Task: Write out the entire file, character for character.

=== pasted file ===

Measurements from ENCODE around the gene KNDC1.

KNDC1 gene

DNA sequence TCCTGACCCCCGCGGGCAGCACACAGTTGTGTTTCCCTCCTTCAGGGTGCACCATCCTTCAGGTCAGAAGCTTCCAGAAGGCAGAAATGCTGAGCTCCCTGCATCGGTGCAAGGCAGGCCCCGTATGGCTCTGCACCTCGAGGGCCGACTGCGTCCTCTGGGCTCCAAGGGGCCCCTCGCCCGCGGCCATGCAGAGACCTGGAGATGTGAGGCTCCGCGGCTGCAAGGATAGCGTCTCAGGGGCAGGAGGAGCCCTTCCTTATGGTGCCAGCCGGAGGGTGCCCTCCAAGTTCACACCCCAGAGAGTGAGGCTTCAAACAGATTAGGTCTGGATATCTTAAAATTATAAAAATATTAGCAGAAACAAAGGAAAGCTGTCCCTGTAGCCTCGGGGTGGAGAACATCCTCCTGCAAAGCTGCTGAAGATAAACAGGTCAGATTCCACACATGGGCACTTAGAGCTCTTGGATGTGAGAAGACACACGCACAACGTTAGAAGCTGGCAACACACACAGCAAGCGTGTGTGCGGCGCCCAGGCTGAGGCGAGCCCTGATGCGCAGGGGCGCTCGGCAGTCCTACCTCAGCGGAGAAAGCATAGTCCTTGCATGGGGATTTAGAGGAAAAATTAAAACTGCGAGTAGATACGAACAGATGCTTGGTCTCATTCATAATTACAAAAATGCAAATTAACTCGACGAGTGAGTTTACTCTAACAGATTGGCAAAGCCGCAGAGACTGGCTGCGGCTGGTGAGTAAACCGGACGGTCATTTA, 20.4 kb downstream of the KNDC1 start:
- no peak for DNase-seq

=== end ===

Measurements from ENCODE around the gene KNDC1.

KNDC1 gene

DNA sequence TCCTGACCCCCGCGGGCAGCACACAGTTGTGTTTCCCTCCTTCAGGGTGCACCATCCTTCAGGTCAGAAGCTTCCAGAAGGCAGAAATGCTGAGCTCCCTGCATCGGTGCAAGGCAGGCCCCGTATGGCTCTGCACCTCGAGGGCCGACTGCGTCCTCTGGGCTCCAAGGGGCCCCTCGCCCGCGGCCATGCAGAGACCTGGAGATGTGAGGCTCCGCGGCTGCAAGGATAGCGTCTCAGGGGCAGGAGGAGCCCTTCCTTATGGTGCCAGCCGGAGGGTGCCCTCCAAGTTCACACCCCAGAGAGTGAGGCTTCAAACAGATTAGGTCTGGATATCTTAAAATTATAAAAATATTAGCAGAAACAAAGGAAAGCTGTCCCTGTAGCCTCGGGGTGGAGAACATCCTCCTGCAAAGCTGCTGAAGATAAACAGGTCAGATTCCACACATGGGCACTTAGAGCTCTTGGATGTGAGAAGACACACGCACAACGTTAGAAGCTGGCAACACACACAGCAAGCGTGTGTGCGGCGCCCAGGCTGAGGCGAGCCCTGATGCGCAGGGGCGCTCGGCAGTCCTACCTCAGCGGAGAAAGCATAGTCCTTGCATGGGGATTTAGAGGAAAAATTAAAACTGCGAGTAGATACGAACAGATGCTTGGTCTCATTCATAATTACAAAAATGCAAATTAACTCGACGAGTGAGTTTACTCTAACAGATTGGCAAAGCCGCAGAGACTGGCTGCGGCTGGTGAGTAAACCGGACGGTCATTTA, 20.4 kb downstream of the KNDC1 start:
- no peak for DNase-seq